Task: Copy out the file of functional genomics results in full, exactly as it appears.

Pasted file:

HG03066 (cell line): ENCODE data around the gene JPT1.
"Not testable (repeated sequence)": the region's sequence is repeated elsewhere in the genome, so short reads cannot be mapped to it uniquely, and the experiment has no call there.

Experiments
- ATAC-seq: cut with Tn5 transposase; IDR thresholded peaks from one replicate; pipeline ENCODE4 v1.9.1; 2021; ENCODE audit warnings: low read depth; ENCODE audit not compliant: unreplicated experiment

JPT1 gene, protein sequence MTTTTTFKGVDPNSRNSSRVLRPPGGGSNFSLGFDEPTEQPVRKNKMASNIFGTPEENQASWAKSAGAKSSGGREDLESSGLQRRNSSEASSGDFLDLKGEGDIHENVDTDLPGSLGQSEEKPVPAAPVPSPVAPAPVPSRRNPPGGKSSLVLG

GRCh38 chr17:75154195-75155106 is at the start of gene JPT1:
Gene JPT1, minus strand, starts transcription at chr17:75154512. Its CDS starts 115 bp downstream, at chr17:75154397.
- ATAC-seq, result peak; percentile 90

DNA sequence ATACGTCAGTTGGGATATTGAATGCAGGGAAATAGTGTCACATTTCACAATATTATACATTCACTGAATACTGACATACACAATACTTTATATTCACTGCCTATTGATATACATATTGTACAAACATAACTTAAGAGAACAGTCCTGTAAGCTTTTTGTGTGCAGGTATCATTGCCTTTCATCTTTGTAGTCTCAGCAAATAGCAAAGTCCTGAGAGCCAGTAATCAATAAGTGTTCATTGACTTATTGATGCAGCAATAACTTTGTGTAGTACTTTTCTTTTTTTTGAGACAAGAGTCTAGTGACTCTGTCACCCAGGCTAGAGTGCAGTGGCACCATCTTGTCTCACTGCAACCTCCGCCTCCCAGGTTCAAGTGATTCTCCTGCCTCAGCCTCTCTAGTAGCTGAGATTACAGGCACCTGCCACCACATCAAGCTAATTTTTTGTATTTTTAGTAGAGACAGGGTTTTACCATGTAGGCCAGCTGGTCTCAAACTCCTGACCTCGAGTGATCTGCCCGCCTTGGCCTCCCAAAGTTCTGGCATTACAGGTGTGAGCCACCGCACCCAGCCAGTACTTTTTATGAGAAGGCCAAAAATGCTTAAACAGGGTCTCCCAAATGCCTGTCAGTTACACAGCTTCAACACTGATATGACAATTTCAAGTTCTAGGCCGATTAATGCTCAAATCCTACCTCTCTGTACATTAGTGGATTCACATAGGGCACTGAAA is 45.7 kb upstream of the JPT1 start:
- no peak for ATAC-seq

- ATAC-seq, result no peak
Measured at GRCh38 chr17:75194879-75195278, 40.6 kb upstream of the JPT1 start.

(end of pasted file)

HG03066 (cell line): ENCODE data around the gene JPT1.
"Not testable (repeated sequence)": the region's sequence is repeated elsewhere in the genome, so short reads cannot be mapped to it uniquely, and the experiment has no call there.

Experiments
- ATAC-seq: cut with Tn5 transposase; IDR thresholded peaks from one replicate; pipeline ENCODE4 v1.9.1; 2021; ENCODE audit warnings: low read depth; ENCODE audit not compliant: unreplicated experiment

JPT1 gene, protein sequence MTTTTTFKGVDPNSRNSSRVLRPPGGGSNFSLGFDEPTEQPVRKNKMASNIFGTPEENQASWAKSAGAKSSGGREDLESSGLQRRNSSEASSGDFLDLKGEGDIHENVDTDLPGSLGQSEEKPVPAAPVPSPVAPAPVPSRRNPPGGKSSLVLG

GRCh38 chr17:75154195-75155106 is at the start of gene JPT1:
Gene JPT1, minus strand, starts transcription at chr17:75154512. Its CDS starts 115 bp downstream, at chr17:75154397.
- ATAC-seq, result peak; percentile 90

DNA sequence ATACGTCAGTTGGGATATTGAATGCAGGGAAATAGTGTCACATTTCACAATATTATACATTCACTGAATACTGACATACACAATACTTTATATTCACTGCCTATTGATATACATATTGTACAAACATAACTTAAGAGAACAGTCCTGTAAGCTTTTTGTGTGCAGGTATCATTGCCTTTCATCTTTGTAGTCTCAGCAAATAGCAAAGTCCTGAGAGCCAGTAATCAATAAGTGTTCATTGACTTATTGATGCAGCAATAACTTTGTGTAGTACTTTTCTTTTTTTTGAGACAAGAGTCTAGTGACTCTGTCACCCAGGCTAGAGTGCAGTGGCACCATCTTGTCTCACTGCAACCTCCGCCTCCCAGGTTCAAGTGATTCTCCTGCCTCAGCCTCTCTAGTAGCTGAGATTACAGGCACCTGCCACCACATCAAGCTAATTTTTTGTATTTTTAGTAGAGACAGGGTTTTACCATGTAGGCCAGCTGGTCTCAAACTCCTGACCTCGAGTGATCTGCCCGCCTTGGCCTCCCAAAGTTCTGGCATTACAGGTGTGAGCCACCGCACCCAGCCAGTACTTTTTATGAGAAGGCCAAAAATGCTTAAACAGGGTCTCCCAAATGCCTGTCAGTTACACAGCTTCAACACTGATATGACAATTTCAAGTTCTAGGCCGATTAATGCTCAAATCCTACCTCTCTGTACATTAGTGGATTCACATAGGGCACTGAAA is 45.7 kb upstream of the JPT1 start:
- no peak for ATAC-seq

- ATAC-seq, result no peak
Measured at GRCh38 chr17:75194879-75195278, 40.6 kb upstream of the JPT1 start.